Social History: The Greenbrier, America’s Resort. Timeless traditions. Unforgettable experiences.
Over two centuries ago, in fact, more than 230 years, in a valley nestled within the eternal majesty of the Allegheny Mountains in White Sulphur Springs, West Virginia, a most extraordinary happening occurred – we pampered our first guests. And from that moment, until today, when you enter our grounds you become part of a haven rooted in hospitality and luxury. Welcome to The Greenbrier Resort – America’s Resort since 1778.
Reserve your place in our history today.-where experiences are timeless and memories last forever.
THE HISTORY OF THE GREENBRIER
The story of The Greenbrier begins at the sulphur water spring that remains the center of the resort property. It issues forth below the green dome of the white-columned Springhouse that serves as The Greenbrier’s symbol. Since 1778, people have come to “take the waters” to restore their health. In the 19th century, visitors drank and bathed in the sulphur water to cure everything from rheumatism to an upset stomach. Because of the water’s draw, the resort was known as White Sulphur Springs.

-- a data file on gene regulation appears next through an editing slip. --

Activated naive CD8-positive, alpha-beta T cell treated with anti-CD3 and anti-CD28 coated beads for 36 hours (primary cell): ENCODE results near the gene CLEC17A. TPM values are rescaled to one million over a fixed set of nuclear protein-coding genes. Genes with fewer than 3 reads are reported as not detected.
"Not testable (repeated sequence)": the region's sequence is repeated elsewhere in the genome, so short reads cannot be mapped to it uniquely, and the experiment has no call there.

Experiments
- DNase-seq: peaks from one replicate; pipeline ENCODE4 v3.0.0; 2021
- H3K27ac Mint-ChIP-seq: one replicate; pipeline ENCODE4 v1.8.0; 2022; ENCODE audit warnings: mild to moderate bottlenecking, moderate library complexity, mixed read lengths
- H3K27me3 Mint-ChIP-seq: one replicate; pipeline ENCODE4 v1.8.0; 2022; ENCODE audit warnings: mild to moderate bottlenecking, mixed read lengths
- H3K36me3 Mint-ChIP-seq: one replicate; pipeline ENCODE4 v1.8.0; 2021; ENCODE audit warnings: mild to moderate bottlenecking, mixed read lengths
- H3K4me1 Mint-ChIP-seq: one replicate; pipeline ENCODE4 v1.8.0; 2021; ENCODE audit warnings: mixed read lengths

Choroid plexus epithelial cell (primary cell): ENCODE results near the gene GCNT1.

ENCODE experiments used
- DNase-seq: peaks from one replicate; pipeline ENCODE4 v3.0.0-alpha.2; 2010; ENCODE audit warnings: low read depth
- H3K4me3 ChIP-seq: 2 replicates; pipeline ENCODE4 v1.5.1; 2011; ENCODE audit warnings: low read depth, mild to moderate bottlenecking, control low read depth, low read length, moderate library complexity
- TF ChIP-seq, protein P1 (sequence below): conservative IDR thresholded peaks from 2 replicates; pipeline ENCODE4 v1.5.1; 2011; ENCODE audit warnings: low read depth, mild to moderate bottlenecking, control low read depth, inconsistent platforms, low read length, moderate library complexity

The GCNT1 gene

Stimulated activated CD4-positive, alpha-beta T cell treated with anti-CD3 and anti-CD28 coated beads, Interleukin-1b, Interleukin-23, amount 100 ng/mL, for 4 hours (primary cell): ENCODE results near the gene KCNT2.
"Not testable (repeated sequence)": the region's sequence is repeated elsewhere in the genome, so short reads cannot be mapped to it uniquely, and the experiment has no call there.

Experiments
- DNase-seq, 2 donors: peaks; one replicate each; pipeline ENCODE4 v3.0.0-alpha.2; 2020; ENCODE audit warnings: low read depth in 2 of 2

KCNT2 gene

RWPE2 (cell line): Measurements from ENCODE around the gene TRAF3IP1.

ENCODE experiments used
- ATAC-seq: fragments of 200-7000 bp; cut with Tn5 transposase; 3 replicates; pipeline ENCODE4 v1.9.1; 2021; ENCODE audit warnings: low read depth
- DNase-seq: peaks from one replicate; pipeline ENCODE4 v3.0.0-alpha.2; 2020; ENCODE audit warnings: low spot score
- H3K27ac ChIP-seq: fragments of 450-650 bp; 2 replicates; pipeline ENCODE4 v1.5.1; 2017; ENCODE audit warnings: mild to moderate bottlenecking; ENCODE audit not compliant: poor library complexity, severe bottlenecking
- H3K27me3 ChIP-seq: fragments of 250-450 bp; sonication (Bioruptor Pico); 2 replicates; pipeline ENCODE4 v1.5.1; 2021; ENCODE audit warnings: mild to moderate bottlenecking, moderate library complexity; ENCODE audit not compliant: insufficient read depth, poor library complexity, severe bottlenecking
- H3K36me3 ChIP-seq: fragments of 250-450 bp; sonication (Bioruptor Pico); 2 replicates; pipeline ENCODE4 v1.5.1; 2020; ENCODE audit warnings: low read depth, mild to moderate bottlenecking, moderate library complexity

THE FIRST HEYDAY
Due to its isolated location-along what was then the nation’s western frontier-development proceeded slowly until settlers carved a viable stagecoach route through the densely forested mountains. In the 1830s the resort entered its first period of prominence as politicians, judges, editors, lawyers, diplomats, ministers, planters and merchants-primarily from the southern states-annually congregated at the “village in the wilderness”. They did so only in the summer months because the 2,000 foot elevation offered relief from the heat and humidity down in the lowlands. The resort originally consisted only of cottages and many-for example, Paradise Row, Alabama Row, and Baltimore Row-still stand today. Perhaps the most historic is the Presidents’ Cottage Museum. Before the Civil War, five sitting presidents stayed there demonstrating the resort’s reputation as the favored gathering place for the nation’s most influential and powerful families.
White Sulphur Springs’ well-established status as America’s most fashionable social resort led to the construction of the first large hotel in 1858. It was officially named the Grand Central Hotel, but known to long-time patrons as the Old White. This hotel boasted three stories of porches to catch summer breezes and ample space to promenade one’s stylish attire.